• 421

    Wednesday 4 October 1967, 6.35-7pm


    Panel: Chris Denning, Julia Foster, Pat Gordine, Bob Monkhouse
    David McWilliams, hot seat


    Producer: David Bell


    Records played:
    You Keep Running Away – Four Tops
    Excuse Me – Kiki Dee
    Little Girl Lost And Found – Peter & the Wolves (MGM)
    Trucker’s Prayer – Dave Dudley
    Harlem Lady – David McWilliams
    Fortuosity – Tommy Steele
    The World of Broken Hearts – Amen Corner

  • 49

    Saturday 18 June 1960

    (Ampex 110660)


    Panel: Carole Carr, Millicent Martin, Eric Winstone, Digby Wolfe


    Records played:
    Swingin’ School – Bobby Rydell (Columbia)
    Down Yonder – Johnny & the Hurricanes (London)
    What A Mouth! – Tommy Steele (Decca)
    Made You – Adam Faith (Parlophone)
    Alley-Oop – Hollywood Argyles (London)
    Make Love To Me – Kitty Kallen (Philips)
    Another Sleepless Night – Jimmy Clanton (Top Rank)
    Cry Hurtin’ Heart – Guy Mitchell (Philips)
    Shakin’ All Over – Johnny Kidd & the Pirates (HMV) MISS
    Ol’ Man River – Jerry Angelo (Parlophone)


    Records taken from camera script so unlikely all were played.

    Johnny Kidd was there

    No show on 25 June 1960, Wimbledon and the Test Match

  • 54

    Saturday 6 August 1960

    (Ampex 300760)


    Panel: Judy Huxtable, Bunny Lewis, Stirling Moss, Kenneth Wolstenholme


    Records played:
    You’re Thrilling – Johnny Angel (Parlophone) side set
    I’ll Fly Away – Lonnie Saton (Warner)
    I’ve Never Seen A Straight Banana – Jimmy Edwards (Fontana)
    This Place Called Home – Dorothy Squires (Decca)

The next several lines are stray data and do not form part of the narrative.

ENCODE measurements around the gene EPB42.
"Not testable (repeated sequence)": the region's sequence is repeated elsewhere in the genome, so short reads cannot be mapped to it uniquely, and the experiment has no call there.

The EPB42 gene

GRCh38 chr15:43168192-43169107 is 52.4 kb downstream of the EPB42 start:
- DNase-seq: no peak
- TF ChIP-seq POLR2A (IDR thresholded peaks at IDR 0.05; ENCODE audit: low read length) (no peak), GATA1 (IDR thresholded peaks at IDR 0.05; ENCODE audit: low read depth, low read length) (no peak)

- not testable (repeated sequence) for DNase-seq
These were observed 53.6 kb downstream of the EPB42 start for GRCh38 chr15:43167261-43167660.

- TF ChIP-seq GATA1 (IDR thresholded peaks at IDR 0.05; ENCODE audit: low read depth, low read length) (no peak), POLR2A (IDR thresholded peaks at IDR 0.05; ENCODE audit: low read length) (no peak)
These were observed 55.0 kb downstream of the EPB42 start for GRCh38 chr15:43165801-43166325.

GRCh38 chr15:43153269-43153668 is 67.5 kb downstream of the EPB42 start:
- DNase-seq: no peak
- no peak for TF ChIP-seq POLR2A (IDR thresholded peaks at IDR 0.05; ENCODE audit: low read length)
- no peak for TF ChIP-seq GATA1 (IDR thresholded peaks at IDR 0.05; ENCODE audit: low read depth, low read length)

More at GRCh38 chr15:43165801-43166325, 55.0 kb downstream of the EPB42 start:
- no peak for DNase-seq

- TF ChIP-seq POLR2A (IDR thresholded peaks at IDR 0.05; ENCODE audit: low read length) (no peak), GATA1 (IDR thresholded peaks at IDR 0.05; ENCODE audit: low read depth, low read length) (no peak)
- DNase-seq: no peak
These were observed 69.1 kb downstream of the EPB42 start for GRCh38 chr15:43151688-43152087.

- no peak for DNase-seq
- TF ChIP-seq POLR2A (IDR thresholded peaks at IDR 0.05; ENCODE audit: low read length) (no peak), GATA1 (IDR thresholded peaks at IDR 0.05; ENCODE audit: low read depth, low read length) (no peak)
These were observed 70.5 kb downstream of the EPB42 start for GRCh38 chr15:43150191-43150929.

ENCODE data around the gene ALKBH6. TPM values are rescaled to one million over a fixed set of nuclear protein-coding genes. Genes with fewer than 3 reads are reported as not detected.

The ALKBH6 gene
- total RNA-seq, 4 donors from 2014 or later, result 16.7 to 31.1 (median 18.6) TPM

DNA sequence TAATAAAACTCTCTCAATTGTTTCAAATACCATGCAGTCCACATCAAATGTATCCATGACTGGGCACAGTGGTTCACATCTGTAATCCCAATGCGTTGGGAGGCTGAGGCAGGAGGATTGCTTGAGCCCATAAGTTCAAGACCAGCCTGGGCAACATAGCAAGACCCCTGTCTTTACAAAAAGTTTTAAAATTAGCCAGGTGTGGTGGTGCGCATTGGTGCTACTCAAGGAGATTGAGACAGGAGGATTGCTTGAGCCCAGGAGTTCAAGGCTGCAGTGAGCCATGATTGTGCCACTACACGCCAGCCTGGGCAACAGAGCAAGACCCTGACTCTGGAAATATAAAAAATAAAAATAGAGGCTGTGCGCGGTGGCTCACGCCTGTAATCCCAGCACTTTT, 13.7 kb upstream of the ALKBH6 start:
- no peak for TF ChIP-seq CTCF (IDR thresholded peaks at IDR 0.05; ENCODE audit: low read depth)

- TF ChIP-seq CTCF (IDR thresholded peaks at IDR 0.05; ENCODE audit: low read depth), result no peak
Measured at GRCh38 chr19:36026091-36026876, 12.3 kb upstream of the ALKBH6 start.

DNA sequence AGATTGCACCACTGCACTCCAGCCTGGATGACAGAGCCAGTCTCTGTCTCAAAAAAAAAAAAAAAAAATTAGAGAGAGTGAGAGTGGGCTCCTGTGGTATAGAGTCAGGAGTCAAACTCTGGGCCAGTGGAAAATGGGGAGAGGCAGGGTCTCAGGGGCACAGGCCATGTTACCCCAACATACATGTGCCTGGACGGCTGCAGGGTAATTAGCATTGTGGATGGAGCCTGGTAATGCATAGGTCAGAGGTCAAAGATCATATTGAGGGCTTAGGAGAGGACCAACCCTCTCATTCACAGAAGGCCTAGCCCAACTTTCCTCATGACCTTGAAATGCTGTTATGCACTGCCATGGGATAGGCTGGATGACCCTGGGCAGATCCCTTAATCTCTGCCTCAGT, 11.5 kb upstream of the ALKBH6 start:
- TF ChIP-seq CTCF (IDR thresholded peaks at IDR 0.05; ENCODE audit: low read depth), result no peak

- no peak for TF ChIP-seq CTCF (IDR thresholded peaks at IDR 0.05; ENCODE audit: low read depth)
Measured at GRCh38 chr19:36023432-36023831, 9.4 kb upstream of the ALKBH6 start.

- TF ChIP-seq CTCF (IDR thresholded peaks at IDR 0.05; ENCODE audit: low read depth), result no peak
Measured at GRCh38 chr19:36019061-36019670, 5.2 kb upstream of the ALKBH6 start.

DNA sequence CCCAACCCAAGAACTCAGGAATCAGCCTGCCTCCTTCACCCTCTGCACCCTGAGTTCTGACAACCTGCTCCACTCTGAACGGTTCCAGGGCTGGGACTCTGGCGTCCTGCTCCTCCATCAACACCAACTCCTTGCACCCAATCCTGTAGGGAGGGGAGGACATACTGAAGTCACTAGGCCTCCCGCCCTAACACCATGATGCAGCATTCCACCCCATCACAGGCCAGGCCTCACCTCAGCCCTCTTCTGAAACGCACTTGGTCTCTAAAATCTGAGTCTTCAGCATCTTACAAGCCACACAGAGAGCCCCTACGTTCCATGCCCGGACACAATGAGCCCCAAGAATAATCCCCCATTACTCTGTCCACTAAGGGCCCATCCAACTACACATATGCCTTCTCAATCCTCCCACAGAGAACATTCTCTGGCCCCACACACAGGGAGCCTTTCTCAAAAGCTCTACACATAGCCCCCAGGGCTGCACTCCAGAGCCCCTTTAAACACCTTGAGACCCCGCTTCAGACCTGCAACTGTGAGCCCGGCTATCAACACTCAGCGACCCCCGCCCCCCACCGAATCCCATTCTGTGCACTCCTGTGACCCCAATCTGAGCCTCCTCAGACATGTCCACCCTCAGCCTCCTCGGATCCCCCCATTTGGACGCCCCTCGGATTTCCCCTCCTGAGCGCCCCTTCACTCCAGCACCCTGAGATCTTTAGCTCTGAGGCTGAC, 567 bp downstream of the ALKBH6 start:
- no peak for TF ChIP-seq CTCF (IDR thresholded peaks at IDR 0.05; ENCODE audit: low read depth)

Light Up The Sky – Tommy Steele
    Theme From The Apartment – Ferrante & Teicher (London)
    Unless You Mean It – Jess Conrad (Decca) side set
    Silver Moon Upon The Golden Sands – Guy Mitchell (Philips)

  • 13

    Saturday 19 September 1959, 6.50-7.15pm


    Chairman: David Jacobs


    Panel: Judy Carne, Petula Clark, Bill Maynard, Peter Noble


    Reccords played:
    I Want To Walk You Home – Shane Rimmer (Columbia)
    Angel Face – Billy Fury (Decca)
    Sleepwalk – Santo & Johnny (Pye)
    Sleepwalk – Ken Mackintosh (HMV)
    You Were Mine – Tommy Steele (Decca)
    Someone To Love – Anthony Newley (Decca)
    Mack The Knife – Bobby Darin (London)

  • 20

    Saturday 14 November 1959, 6.50-7.15pm

    (Recorded 31 October 1959)


    Chairman: David Jacobs


    Panel: Jeanne Baldwin, Bunny Lewis, Gary Miller, Venetia Stevenson


    Records played:
    Happy Little Caterpillar – Sam Tacit (Decca)
    The Ways Of Love – Tommy Edwards (MGM)
    Unforgettable – Dinah Washington (Mercury)
    Fool’s Hall Of Fame – Pat Boone (London)
    Little White Bull – Tommy Steele (Decca)
    Talk To Me – Frank Sinatra (Capitol)
    So Many Ways – Brook Benton (Mercury)

  • 190

    Saturday 23 March 1963


    Panel: Jane Asher, Henry Mancini, Pete Murray +1


    Producer: Neville Wortman


    Records played:
    Baby Workout – Jackie Wilson (Coral) HIT
    Don’t Play Me A Love Song – Shirley Jackson (Decca) MISS
    Losing By A Hair – Lonnie Donegan (Pye) MISS
    Losing You – Brenda Lee (Brunswick) HIT
    The Jive Samba – Cannonball Adderley (Riverside) MISS
    Flash, Bang, Wallop! – Tommy Steele (Decca) HIT
    Why Do Lovers Break Each Other’s Hearts – Bob B Soxx & the Blue Jeans (London) HIT